The art of forcefully yet gracefully driving a golf ball as far as possible in the right direction is a skill that can make or break golf players’ score cards. The action itself requires great range of motion in the upper back, chest and shoulders, and also requires a finely ingrained technique. However, one critical piece of the picture is missing- a long distance golf drive requires fast rotational power to be translated from the hips, lower back and core muscles. Such an efficient movement then translates to increased distance on the golf course.
When training golfers, I believe there are three important components that need to be addressed within their training. These are as follows;
- Core strength/stability
- Muscular imbalances/asymmetries
- Flexibility/range of motion
To address these issues, a comprehensive program must be implemented. Many non-golfers will smirk at the idea of ”golf fitness”, but for those who play, they know the benefits that a strength and conditioning program can provide to their game.
Below is the exact exercise prescription that I implemented with a male golfer today.
Kettlebell Swing- 4 sets x 10, 10, 8, 6
Goblet Squat- 4 sets x 10, 10, 8, 6
Single Arm Floor Press- 4 sets x 10, 10, 8, 6
Standing Band Row- 4 sets x 10, 10, 10, 10
”Bottoms up” Single Arm Kettlebell Carry- 3 sets x 80 yards, 80 yards, 40 yards
Y-T’s – 1 set x 10 each
Pavlof Holds – 4 sets x 15 seconds each side
— I recommend slightly bending both arms (not shown in video above)
Goblet Squat, Floor Press & Band Row
Goblet Squat- Add dumbbell/kettlebell as resistance in hands, not shown in illustration
Floor Press- Both arms shown in illustration, for single arm- just press one dumbbell at a time. rest, and repeat opposite side
Band Row- Perform as shown
Why these exercises?
The goblet squat and kettlebell swing are utilized in the program to increase explosiveness in the lower, and allow it to be translated to a golf swing. The extension of the knees and hips simultaneously allow for greater power output when compared to other, more traditional lower body exercises.
The single arm floor press is favored over a dumbbell floor press for example, as it decreases the range of motion at the shoulder. Most upper body injuries in the gym are caused at the very bottom of a bench press/dumbbell press, in a position where the muscle is at its weakest point. Therefore, using the floor press is a much safer option. In addition, by lifting at only one side at a time, stability within the shoulder becomes important. Lastly, this single arm movement means that you cannot compensate were you to have a stronger, more dominant side. Each side (left & right) performs exactly the same work.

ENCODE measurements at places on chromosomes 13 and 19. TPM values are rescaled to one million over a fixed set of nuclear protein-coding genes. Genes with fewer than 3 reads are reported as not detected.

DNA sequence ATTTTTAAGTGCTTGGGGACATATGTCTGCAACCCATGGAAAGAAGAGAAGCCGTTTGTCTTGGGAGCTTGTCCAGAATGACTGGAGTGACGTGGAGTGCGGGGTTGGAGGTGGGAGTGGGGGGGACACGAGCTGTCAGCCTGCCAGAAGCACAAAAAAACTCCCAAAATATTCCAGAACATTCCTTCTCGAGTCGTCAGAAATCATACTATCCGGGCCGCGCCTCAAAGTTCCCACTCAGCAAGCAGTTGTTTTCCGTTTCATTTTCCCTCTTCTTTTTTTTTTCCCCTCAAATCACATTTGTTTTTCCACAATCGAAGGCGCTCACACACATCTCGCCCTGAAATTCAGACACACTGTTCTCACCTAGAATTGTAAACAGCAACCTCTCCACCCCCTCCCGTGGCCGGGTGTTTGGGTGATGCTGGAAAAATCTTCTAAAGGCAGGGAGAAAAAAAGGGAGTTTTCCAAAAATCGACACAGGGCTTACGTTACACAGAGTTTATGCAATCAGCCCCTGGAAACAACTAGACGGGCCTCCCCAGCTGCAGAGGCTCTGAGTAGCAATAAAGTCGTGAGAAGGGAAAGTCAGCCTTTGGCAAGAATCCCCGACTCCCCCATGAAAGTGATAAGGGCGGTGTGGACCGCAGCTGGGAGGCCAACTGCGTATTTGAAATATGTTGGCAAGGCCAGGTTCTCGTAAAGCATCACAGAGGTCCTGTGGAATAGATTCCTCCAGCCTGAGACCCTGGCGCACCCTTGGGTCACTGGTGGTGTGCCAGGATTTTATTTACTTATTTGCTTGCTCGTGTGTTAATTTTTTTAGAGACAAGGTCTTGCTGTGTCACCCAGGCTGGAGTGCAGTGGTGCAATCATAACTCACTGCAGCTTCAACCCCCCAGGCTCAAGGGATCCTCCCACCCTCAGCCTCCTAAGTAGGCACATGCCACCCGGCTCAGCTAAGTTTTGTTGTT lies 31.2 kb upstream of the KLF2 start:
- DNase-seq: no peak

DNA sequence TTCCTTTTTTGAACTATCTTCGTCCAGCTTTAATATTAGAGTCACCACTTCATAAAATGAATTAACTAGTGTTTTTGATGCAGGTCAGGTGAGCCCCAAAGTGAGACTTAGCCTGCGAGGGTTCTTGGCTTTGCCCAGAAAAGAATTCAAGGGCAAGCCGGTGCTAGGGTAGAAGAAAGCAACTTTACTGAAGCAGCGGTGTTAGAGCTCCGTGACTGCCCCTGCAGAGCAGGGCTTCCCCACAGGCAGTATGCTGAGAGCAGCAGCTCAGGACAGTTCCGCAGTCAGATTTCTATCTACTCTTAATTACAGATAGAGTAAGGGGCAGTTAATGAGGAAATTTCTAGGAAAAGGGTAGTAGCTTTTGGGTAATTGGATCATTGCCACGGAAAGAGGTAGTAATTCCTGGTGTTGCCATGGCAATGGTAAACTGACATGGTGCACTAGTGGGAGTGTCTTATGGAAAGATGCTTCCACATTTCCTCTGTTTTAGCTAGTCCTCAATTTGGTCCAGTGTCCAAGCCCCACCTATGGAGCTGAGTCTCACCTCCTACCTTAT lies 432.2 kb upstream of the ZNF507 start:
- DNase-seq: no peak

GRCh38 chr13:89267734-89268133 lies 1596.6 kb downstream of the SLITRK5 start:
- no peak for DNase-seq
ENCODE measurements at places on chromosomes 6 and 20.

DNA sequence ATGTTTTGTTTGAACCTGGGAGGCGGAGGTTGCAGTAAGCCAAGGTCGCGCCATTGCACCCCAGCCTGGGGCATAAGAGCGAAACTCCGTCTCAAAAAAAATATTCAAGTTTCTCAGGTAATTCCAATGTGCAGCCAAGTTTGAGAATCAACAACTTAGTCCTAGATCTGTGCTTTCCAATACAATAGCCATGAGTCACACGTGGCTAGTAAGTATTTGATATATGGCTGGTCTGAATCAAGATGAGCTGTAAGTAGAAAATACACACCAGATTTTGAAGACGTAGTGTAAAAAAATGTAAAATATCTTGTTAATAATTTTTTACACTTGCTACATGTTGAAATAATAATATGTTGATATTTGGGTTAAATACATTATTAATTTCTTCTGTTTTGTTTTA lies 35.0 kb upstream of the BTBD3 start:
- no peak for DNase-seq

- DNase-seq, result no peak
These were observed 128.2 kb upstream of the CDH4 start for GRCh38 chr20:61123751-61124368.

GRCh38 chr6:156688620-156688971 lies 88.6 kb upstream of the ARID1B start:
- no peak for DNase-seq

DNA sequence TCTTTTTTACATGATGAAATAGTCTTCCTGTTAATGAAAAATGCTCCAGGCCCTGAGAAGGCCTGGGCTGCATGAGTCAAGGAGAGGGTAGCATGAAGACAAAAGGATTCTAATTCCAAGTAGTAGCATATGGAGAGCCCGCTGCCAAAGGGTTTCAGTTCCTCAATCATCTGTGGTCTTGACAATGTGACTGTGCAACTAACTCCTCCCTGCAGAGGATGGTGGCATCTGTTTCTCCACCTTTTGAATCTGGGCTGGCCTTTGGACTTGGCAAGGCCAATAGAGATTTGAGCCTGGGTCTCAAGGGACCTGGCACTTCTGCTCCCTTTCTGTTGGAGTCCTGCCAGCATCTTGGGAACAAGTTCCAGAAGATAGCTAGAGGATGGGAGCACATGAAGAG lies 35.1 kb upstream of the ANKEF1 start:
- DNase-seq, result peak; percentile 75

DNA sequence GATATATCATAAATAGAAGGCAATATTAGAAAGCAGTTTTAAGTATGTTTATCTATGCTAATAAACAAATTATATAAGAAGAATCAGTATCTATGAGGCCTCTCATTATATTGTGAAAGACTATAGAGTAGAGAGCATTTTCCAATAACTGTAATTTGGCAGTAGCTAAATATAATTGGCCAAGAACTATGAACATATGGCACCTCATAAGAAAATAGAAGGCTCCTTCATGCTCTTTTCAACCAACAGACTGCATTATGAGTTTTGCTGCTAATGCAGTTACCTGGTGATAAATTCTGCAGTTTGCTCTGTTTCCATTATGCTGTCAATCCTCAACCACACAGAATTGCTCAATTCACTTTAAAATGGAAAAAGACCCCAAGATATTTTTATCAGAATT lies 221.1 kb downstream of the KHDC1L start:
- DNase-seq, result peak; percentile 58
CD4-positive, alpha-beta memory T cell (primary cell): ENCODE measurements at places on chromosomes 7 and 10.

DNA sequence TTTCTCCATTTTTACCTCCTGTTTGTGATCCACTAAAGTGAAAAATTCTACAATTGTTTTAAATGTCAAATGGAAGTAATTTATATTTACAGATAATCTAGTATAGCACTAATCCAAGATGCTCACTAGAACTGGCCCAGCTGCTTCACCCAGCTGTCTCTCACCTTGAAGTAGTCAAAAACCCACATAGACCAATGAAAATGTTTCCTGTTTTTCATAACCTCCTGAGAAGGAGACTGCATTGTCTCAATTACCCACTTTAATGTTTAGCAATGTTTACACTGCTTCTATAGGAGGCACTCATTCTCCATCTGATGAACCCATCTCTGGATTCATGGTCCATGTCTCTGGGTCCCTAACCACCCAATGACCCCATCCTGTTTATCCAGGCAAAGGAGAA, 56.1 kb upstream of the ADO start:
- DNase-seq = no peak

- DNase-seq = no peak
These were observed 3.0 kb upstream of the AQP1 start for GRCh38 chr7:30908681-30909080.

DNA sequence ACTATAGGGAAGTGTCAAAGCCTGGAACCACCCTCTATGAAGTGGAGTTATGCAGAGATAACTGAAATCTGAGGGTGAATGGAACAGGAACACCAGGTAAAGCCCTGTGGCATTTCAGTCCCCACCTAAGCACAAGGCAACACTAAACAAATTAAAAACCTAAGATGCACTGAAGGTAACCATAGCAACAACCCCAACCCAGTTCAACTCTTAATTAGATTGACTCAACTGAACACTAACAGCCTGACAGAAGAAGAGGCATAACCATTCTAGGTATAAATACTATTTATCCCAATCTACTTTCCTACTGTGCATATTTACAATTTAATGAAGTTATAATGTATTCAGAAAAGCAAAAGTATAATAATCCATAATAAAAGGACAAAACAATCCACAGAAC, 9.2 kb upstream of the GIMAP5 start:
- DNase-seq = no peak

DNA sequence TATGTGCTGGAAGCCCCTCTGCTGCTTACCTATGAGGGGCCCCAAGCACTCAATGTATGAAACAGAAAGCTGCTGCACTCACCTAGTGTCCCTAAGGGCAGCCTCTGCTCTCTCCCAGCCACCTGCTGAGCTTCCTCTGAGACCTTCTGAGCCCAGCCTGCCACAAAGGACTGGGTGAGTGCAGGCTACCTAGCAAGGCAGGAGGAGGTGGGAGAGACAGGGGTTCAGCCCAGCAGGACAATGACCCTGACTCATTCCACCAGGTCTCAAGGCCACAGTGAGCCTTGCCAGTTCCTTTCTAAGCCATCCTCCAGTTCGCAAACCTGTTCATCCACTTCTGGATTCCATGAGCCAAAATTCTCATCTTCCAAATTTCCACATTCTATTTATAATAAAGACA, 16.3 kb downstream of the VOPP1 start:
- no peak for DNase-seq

The band row is useful to increase range of motion in the chest, as well as to build muscular strength in the upper back- which helps support the scapula and shoulder.
The YT’s were added to the program as these exercises help strengthen the upper back, scapula, and shoulders (notice a common theme here?)
The bottoms up kettlebell carry was used to evaluate where my client was it. I used this exercise to evaluate the strength and stability in both his left and right shoulder. However, this exercise can be added to any strength program as it will increase stability within the shoulder over time.
Lastly, the Pavlof hold was used as a core finisher. Definitely try this one out- it is much harder than it looks! This exercise mimics a phase in a golf swing, and has a large carryover to the golf course.
So there you have it- within a single session, we were able to begin to work on the three components mentioned above.
Try the workout, and let me know how it goes.
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